For a long while now I have painted pretty much in a manner that worked well for me...painting back to front which in the landscape works out pretty much top to bottom. First paint the sky, distant hills, trees in mid ground, foreground trees, foreground grasses last. I'm not quite sure I remember why I started painting that way but somehow it just evolved that way and it worked for me....in art, whatever works for you the painter...works.
In using this method each stage of the painting was as close to finished as I could get and then I'd move on to the next area....after all areas were completed I'd then go back in and adjust them to work with each other and as a finished painting. Knowing and seeing in my mind what I was after made it easy for me to work this way. Most of the time I tend to paint the painting in my mind before actually picking up a brush...this way I know what I want it to look like when it is finished and can very much see it.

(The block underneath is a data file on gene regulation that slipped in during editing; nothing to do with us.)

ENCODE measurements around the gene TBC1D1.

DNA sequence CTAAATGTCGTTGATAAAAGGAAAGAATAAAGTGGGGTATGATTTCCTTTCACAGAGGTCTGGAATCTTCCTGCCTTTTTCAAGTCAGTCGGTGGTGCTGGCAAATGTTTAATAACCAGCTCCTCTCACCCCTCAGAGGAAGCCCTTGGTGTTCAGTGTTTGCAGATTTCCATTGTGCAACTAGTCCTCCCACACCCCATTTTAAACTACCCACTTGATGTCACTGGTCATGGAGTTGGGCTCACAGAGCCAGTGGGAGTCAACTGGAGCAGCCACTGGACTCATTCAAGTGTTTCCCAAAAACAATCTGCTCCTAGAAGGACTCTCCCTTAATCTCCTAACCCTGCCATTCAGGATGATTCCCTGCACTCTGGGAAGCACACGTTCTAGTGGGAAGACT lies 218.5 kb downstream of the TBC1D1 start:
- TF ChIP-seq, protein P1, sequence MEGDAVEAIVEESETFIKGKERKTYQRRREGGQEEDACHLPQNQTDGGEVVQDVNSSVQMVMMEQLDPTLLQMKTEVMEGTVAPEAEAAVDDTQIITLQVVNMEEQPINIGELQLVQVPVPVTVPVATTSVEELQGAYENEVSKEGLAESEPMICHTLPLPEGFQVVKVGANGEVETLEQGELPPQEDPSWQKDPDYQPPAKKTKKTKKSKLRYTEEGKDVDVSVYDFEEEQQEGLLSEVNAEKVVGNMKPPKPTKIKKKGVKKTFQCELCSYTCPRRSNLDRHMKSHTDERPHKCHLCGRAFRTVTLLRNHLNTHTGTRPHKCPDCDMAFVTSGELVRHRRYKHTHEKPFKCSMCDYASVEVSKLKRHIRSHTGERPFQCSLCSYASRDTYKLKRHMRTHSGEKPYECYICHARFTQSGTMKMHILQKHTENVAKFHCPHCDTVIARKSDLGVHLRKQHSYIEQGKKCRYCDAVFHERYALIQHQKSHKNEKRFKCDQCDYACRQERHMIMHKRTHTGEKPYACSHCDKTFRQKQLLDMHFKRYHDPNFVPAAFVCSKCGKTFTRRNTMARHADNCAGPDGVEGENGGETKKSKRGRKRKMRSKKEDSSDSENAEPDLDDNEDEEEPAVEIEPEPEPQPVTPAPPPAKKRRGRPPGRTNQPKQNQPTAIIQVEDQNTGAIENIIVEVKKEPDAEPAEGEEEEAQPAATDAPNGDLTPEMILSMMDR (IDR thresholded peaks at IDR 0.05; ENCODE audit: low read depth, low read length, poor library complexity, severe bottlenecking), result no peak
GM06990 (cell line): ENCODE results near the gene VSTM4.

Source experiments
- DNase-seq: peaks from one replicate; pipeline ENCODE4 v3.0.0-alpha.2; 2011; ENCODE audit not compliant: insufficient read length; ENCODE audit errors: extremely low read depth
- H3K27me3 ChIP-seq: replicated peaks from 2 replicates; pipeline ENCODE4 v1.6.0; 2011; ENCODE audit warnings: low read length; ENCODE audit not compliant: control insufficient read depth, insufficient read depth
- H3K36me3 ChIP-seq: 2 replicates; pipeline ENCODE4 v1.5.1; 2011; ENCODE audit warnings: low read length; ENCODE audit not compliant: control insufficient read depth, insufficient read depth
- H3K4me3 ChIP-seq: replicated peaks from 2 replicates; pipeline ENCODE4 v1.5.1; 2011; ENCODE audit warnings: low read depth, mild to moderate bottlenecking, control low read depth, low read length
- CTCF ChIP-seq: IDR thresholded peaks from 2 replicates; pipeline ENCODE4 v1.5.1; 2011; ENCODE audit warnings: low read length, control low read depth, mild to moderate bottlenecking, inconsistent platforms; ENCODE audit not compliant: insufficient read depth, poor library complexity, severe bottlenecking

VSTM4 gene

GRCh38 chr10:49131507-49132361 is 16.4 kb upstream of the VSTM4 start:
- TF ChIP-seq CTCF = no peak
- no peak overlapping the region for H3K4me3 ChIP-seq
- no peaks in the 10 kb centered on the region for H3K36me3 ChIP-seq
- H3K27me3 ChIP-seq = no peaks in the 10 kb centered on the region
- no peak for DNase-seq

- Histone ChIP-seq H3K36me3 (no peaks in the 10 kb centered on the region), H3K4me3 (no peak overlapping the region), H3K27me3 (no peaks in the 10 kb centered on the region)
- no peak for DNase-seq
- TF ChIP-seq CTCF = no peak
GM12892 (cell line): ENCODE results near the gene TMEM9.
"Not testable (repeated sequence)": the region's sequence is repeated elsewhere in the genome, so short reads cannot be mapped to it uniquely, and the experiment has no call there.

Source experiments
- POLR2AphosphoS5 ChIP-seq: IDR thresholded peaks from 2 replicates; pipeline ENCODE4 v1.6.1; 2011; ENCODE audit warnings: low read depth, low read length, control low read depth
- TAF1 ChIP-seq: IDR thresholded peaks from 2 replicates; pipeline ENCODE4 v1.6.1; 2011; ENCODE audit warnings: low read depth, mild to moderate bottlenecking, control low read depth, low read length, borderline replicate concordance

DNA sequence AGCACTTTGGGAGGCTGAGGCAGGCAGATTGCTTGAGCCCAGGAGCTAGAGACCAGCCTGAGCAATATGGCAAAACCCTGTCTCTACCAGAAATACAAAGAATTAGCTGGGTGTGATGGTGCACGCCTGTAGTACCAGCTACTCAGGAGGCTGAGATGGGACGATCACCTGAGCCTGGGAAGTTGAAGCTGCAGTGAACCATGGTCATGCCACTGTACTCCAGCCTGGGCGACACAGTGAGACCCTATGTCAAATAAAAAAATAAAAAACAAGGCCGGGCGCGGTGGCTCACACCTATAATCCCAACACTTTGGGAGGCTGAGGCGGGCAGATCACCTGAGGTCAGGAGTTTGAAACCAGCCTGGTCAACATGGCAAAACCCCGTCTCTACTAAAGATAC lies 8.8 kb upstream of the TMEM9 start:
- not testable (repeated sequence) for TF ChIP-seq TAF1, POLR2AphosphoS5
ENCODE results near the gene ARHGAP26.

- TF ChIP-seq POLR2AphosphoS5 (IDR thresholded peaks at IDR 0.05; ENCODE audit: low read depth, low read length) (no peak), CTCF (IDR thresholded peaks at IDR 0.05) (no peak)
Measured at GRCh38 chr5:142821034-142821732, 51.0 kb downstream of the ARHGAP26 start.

There is something I am finding out about painting this way...it is a slower method. The other afternoon I started another painting, 12x36, and decided to just block in all of my areas at once. This blocking in put all of my foundation, or base, colors down in about an hour...it took that long because I was finicky about the base colors and trying some new ones for this painting. Once those base colors were in I just started working the areas adding, little by little, the detail in each area with little color notes. I also would let an area sit while working other areas and then go back to the previous area. The bulk of the painting was completed sometime after midnight....I didn't work straight through but it still went fast. I have spent today dialing things in and still need to work some other small areas in before I call it finished. The painting is a mountain canyon in afternoon light with lots of varied color and this way of painting this particular scene works very well. Hopefully it will be finished tomorrow and then I'll post the finished painting then. I know blocking in your painting might be old hat to many painters but it is a method I'll work more with in the future now that I've rediscovered it for myself, haha.